Turtle Beach Elite 800 Gaming Headphones Review: A Sound Investment?
Turtle Beach’s Elite 800 headphones are out not for £249 from Amazon.
- DTS Headphone: x 7.1 surround sound
- Custom FTS Surround Sound presets
- Active noise cancellation
- Two noise-cancelling mics built in
- Magnetic charging cradle
- 15 hour battery
In the hyped-up future of ‘Call of Duty: Advanced Warfare’, more tech is aways better tech. Whether you’re running around in a robotic suit of titanic mega armour, flying a hover bike through the rubble of Detroit or using drones to kill people through the walls of a glass building, as long as you have at least three or four absolutely crazy, expensive gadgets on the go at once, you’re on your way to devastating, violent success.
Problem is, in the real world of console gaming there are few actual gadgets you can employ to give you a similar advantage. Sure you can get a third-party ‘pro’ controller, a better/bigger screen or a gaming chair. But will they really make you better at the game? Nah. This isn’t PC gaming, where impossible expensive mice and keyboards divide players on lines of commitment, income and possibly sanity. A PS4 is a PS4 is a PS4.
Except, arguably, when it comes to sound.
Enter the Turtle Beach Elite 800 headset.
At its most basic, this is an expensive (£249!) set of Bluetooth, wireless headphones. But the concept is that by adding up a bunch of high-end, gaming-focused features they will transform into something a bit more compelling for hardcore gamers: an advantage.
Take ‘Call of Duty’ as the example again. In CoD, sound matters. In an arena of death so brutal and fast as CoD multiplayer, being able to locate gunfire to a specific location can make the difference between life and respawning. If you’re a noob, that might not be enough to keep you alive. But if you’re decent, it could catapult you from mid-table to the top of the leaderboard.
Everything about the Elite 800 is designed to give you this sense of confidence. They feature DTS Headphones:X 7.1 surround sound, active noise cancellation and ‘intelligent channel-hopping’ for interference free wireless. They have two noise-cancelling mics, and many different sound presets which can enhance specific elements of a game – from footsteps to gunfire.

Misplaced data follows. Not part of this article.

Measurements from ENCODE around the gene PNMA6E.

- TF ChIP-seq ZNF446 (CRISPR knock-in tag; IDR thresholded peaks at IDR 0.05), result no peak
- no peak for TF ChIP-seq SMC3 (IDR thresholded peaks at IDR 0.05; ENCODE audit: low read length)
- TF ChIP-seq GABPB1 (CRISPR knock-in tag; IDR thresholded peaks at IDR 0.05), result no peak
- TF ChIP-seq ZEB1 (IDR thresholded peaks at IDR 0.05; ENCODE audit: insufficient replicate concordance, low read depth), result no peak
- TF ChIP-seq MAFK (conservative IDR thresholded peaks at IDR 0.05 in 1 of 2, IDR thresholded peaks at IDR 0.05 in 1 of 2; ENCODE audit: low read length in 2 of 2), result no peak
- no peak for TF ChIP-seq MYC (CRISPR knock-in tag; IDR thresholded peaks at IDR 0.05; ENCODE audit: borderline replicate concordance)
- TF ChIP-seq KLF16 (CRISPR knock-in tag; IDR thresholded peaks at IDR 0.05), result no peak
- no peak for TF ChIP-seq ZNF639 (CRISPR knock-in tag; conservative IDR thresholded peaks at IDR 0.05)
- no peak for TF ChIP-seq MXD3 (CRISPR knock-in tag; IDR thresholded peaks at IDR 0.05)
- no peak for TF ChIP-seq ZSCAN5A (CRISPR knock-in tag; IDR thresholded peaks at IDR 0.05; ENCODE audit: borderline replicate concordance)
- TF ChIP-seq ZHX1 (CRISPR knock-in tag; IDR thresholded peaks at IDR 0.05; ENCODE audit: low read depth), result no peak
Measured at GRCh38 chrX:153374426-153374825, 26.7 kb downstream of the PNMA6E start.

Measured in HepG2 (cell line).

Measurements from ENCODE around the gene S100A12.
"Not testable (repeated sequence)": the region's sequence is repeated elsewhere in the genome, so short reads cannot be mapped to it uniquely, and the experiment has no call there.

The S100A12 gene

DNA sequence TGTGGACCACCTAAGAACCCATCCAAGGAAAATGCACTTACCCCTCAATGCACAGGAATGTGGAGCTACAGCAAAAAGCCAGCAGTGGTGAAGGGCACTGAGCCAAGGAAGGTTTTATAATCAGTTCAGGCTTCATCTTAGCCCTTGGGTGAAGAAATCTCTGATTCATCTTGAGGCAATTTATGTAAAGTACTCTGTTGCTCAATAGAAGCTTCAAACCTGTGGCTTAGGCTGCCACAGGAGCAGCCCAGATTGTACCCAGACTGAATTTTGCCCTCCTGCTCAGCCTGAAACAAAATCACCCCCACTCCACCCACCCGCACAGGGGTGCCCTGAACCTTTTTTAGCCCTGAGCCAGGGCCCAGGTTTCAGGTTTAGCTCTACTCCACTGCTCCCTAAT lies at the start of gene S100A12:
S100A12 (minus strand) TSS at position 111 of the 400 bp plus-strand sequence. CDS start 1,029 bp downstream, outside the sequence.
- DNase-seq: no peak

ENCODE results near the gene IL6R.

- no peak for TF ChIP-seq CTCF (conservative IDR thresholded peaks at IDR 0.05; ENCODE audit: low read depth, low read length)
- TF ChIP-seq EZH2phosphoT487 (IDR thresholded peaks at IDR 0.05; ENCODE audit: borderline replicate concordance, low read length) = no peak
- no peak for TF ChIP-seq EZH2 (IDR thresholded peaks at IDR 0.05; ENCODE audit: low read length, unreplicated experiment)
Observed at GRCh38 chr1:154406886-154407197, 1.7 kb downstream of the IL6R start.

The result – as you’d expect – is at the minimum a… very nice set of headphones. They’re comfy, built with weighty but not heavy materials, and are totally convincing in terms of physical quality. The magnetic charging stand is a nice feature, and setup is simple (once you’ve navigated the origami of the Quick Start guide). It’s also worth noting that the headphones are wireless – but the base station isn’t. That’s still connected to the back of the PS4.
And yes, the sound is clear, sharp and deep, as well as completely customisable. They’re as good watching sport as playing games, and last a long time – we were quoted 15 hours and that seems about right, though in truth we never got close to that level before plonking them down to recharge.
They’re not perfect either, though. The button layout is confusing, and we were constantly taking them off to check where the right buttons were until we learned what did what. It’s also oddly hard to tell which side is left and right (the writing is dark). These are minor quibbles though.
The point is that for £249 you expect a high-quality product, and with the Elite 800 you get that.
What is more up for debate is whether you actually get an advantage. If the comparison is between the Elite 800 and no headphones at all, clearly the answer is yes. But if it’s between these and another pair of far-cheaper headphones, perhaps even Turtle Beach’s own EarForce 400, that’s harder to discern.
What we can say is that we genuinely did kill more bad dudes with these headphones on than with them off. We heard the enemy approaching from behind us (though not, as a reader pointed out, their actual footsteps, since you can’t hear those in AW…). Then we crouched in the shadows and picked them off like pros. We ran to – or occasionally away from – big gun battles without even knowing the maps that well. And when we tried it with Alien Isolation, we almost blacked out with fear. That’s a win.
What we didn’t do was turn the mics on except in co-op. Life, frankly, is too short for this.
The truth is, these headphones cost a hell of a lot of money – and it still feels a little like they’re trying to convince you they’re worth it, rather than just clearly demonstrating it. In effect it’s a little like a fancy car or pair of jeans – the aim here for Turtle Beach is to reflect the cost of the product, not to necessarily price the product for what it’s worth.
Regardless, they’re still hard to fault. These are among the best gaming headphones you can buy – they’re probably the most intense ones we’ve ever used – and if you want them, think you can justify it and have the money, you should probably buy them. They’ll go great with that exoskeleton you have earmarked for Christmas 2046.